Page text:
In 1848 in Persia, at a time where woman had to fully cover their hair and bodies, Tahirih – a well-known poet and intellectual, and the first female believer in the Baha’i dispensation – unveiled herself in a large gathering of men. This was a radical act that shook the people that were present and shocked the entire culture. Tahirih’s heroism represents the strong belief of Baha’is in the principle of the equality of women and men. Tahirih was thereafter put to death. Her last words were,
“You can kill me as soon as you like, but you cannot stop the emancipation of women.
Nearly 200 years later, recent protests across Iran have shed light on the current circumstances of women in the country and the state of gender equality worldwide. During the annual United Nations international campaign of 16 Days of Activism against Gender-Based Violence, beginning on November 25 of 2022, nations around the world as well as non-governmental organizations and other agencies advocated to bring public awareness to gender-based violence. It was during this time that the 54-member UN Economic and Social Council (ECOSOC) adopted a resolution to remove Iran from the UN Commission on the Status of Women, due to the government’s on-going violation of the rights of women in the country.
Gender-based violence is one of the most prevalent human rights violations worldwide. It is estimated that one in three women will experience physical or sexual abuse in their lifetime. In Botswana, over 67% of women have experienced abuse, over double the global average. Gender-based violence undermines the health, dignity, security, and autonomy of those directly impacted, yet it remains shrouded in a culture of silence and normalization. Survivors of violence, the majority of whom are women and girls, also suffer sexual and reproductive health consequences, including forced and unwanted pregnancies, sexually transmitted infections including HIV, and even death.
The Baha’i Office of Public Affairs of Botswana reflects that part of the solution lies in the role of the family unit as “the nucleus of human society” – where the moral capabilities and capacities essential to the betterment and advancement of humanity are developed (www.bahai.org). The family, which seems to be in danger of disappearing and being replaced by varying social arrangements, creates the culture and values that sustain society. It is the space where, from an early age, education about the equality of men and women is essential. Within the family, the rights of all members should be acknowledged and respected, the equality of women and men should be enacted, the advancement of the boy and the girl child must be equally observed and honored, there are no prejudices of any kind, and all the members of the family consult on family matters with a spirit of love and unity. These elements build the moral and spiritual foundation from which the members of the family operate in the world.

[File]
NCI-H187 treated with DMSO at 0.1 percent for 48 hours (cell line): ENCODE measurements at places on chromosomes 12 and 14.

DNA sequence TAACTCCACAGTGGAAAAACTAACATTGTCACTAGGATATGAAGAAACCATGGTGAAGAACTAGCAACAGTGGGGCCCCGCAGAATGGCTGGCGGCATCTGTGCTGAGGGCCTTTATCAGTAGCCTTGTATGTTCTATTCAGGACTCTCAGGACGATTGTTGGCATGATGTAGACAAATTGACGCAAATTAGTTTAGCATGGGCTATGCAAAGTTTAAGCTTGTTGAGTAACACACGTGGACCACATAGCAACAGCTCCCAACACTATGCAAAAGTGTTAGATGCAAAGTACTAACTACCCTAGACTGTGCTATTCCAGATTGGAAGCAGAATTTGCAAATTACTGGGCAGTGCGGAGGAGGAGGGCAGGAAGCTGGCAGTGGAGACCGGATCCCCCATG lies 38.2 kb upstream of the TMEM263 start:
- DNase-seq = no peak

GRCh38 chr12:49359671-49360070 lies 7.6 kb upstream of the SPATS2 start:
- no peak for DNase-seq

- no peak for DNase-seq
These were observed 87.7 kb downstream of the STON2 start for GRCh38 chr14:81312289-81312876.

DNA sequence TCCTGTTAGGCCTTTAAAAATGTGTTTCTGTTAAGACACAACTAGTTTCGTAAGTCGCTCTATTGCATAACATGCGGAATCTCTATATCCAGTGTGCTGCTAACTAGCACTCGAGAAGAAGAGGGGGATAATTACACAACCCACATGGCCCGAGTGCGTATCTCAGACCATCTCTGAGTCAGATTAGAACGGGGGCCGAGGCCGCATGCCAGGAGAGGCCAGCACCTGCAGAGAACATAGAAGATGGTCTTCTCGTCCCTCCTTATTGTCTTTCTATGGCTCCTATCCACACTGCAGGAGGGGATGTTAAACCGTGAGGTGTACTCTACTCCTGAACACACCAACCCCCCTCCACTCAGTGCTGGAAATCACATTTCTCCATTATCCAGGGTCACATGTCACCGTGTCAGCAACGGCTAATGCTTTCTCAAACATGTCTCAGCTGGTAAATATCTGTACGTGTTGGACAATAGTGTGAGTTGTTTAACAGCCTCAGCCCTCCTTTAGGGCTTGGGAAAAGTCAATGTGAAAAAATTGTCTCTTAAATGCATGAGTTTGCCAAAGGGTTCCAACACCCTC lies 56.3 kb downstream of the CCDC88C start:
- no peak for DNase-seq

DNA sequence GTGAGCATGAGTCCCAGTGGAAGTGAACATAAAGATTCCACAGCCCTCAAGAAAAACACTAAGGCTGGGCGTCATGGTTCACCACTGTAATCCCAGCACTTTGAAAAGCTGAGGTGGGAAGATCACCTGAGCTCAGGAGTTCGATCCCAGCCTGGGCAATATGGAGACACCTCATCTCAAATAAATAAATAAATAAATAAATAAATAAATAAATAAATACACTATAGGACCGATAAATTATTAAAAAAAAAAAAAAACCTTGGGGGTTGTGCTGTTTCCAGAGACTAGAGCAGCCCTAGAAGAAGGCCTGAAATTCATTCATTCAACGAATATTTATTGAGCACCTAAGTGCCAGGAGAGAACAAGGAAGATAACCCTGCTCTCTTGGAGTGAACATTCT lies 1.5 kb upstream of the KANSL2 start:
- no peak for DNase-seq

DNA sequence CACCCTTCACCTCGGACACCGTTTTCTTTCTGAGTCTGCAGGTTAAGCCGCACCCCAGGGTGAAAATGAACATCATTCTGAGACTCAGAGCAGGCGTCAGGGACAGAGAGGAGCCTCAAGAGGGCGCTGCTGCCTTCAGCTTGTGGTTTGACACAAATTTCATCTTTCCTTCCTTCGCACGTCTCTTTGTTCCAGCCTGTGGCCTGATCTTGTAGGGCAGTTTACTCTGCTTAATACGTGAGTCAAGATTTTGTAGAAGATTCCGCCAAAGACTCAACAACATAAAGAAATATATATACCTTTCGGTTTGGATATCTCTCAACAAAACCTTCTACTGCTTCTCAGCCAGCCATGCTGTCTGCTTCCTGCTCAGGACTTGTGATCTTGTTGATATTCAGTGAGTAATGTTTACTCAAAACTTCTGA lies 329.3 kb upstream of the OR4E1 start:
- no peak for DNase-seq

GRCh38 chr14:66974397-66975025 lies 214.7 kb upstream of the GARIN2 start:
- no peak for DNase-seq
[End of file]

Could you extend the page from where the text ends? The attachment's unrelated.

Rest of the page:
Thus, the family is not only concerned with their own welfare but, like the nucleus, they work within a system to serve others and contribute to a greater goal – the advancement of a new world civilization built on principles of justice, equality, fair-mindedness, and harmony. These are the values that once so moved Tahirih to sacrifice her life in 1848 for the emancipation of generations of her sisters to come in Iran and worldwide, like those that continue to fight and advocate for advancement of women in 2022 today. As half of the world’s population, there can be no semblance of true progress without the progress of women – rather social and economic development are delayed, and overall growth is slowed. The Baha’i Writings exert,
“The world of humanity is possessed of two wings: the male and the female. So long as these two wings are not equivalent in strength, the bird will not fly. Until womankind reaches the same degree as man, until she enjoys the same arena of activity, extraordinary attainment for humanity will not be realized; humanity cannot wing its way to heights of real attainment. When the two wings or parts become equivalent in strength, enjoying the same prerogatives, the flight of man will be exceedingly lofty and extraordinary. Therefore, woman must receive the same education as man and all inequality be adjusted. Thus, imbued with the same virtues as man, rising through all the degrees of human attainment, women will become the peers of men, and until this equality is established, true progress and attainment for the human race will not be facilitated” (Abdu’l-Baha, The Promulgation of Universal Peace).
Thus, it is about bringing change within ourselves in order to transform our communities. If we see one another as part of the same family unit, building from the moral and spiritual foundations informing its operation, we might begin to create a world where gender-based violence cannot exist.
Bahá’ís of Botswana
Bahá’í communities are working together with their neighbours and friends to promote and contribute to the well-being and progress of society. In urban centres and rural villages, in homes and schools, citizens of all backgrounds, classes and ages are participating in a dynamic pattern of life, taking part in activities which are, at once, spiritual, social and educational.